Meyer & Associates from Texas offers "Security consulting and problem
resolution...intelligence, transportation...threat assessment, kidnap
negotiations, investigations, reporting, analysis, liaison with government,
diplomatic, military, local and guerilla leaders."
The Overseas Security & Strategic Information, Inc/Safenet, based in
Atlanta, Georgia, provides: "threat and intelligence reporting" and claims that
its approach "is responsive, personalized, and
These and other companies working in Iraq have government contracts to
provide intelligence reports, man security posts for government facilities in
the country, debrief prisoners, serve as translators in jails, and guard oil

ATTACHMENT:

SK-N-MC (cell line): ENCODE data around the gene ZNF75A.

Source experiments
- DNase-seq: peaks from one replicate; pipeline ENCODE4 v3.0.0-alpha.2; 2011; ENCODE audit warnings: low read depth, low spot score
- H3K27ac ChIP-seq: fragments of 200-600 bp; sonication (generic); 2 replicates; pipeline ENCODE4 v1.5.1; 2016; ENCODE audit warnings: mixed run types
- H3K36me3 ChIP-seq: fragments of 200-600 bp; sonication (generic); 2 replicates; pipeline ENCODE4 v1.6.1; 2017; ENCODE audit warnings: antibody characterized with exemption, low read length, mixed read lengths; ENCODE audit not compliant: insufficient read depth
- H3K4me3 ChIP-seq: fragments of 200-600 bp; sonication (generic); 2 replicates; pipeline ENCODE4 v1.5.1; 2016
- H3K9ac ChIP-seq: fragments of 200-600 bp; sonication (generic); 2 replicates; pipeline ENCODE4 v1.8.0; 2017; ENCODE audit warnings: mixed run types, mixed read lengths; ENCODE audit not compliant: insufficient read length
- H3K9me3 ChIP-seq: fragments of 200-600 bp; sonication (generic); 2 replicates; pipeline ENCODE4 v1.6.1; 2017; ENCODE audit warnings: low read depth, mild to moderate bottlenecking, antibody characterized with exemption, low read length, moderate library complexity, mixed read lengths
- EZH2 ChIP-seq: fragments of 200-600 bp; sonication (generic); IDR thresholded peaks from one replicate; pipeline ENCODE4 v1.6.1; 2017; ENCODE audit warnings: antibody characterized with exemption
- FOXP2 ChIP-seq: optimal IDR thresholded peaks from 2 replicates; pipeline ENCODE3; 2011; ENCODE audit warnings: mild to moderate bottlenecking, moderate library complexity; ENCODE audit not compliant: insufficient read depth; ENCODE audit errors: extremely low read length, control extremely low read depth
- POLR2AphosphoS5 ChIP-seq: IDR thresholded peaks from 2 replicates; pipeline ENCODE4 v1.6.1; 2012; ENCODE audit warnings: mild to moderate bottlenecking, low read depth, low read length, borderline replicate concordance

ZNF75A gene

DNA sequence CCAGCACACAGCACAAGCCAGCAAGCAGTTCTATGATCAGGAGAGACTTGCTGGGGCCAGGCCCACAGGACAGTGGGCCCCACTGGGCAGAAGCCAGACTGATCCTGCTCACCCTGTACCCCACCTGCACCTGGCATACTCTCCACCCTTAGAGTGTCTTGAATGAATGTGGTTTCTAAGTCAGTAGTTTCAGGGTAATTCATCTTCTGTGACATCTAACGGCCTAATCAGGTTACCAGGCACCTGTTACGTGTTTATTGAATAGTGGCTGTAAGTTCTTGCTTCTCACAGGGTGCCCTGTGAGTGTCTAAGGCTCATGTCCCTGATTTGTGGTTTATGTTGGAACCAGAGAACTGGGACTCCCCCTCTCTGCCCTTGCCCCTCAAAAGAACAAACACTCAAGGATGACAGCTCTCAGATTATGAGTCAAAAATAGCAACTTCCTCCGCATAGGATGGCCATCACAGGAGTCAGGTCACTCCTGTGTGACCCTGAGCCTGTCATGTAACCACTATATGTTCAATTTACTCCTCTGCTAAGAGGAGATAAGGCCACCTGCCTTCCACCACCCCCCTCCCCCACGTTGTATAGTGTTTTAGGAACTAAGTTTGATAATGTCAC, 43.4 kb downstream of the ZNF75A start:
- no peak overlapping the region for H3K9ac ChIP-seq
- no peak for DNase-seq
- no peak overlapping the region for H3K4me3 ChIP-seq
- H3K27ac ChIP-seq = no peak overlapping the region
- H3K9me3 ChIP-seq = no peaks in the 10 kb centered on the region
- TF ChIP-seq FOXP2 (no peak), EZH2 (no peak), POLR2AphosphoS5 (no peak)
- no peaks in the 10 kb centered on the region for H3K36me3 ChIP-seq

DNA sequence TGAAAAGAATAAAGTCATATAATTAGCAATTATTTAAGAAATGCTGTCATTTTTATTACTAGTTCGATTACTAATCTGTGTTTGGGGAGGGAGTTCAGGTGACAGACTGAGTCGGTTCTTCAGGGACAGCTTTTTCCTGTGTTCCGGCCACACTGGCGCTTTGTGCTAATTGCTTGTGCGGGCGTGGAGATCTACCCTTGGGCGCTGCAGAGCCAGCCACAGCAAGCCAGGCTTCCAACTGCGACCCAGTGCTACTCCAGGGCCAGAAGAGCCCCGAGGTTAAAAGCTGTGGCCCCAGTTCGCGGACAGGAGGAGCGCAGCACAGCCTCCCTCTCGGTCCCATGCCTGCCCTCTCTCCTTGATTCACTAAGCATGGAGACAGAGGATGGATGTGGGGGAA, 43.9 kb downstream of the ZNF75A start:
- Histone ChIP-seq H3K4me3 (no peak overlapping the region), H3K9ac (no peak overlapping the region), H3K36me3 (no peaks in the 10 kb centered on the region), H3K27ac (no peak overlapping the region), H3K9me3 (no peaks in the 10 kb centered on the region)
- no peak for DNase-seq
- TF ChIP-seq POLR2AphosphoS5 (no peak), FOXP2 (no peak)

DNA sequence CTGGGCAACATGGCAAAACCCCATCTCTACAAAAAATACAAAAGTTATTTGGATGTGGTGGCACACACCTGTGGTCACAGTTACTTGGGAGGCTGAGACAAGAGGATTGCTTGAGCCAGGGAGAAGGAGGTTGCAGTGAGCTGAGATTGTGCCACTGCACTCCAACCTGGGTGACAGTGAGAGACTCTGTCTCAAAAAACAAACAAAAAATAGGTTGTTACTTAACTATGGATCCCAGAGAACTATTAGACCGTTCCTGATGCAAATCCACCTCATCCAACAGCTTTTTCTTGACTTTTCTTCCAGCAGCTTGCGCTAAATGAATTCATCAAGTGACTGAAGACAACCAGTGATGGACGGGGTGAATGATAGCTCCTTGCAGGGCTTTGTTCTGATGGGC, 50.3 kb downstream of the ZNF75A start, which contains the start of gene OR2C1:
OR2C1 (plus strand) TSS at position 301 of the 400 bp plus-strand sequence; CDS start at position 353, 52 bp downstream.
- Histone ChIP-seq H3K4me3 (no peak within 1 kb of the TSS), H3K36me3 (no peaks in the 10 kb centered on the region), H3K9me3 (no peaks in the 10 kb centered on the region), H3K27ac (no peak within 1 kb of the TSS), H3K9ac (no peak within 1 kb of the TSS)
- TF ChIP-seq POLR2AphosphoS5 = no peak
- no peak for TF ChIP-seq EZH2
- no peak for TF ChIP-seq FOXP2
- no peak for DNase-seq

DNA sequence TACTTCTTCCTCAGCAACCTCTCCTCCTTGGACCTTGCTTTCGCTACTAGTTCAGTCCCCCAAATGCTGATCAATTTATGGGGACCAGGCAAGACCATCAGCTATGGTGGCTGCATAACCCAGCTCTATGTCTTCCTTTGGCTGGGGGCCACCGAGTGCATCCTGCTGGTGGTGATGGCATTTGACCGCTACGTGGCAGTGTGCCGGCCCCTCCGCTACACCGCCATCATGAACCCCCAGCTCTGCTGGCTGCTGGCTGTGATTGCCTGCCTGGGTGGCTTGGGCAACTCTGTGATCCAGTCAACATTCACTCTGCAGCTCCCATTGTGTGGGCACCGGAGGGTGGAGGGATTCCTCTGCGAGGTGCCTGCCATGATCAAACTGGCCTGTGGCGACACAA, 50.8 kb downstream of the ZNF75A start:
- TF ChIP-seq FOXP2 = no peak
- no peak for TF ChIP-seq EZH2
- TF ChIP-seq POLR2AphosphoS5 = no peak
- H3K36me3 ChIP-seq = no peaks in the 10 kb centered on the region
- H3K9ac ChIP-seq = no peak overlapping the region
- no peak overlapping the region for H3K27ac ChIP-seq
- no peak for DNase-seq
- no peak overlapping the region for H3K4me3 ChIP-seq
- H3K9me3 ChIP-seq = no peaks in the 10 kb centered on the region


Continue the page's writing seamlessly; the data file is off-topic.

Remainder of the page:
pipelines from sabotage. Many employees of these companies have been killed by
Iraqi insurgent or terrorist attacks.
According to an article on the Corporate Watch website ( http://www.corpwatch.org ) on 7 March: "50
percent of the $40 billion given annually to the 15 intelligence agencies in the
United States is now spent on private contractors."
One such private intelligence company is Athena, a subsidiary of the
Israeli-based Merkhav Group. Athena, which has offices in the United States,
Greece, and Israel, is headed by ex-Mossad head Shabtai Shavit. His former
subordinate, Yossi Maiman, is the head of Merkhav and is considered by many to
be one of the most influential men in Israel -- and
Athena promotes its services in a brochure available on the Internet
titled "Intelligence From Open Sources" where it says that: "Intelligence is no
longer reserved solely for government and state organizations. Today's terror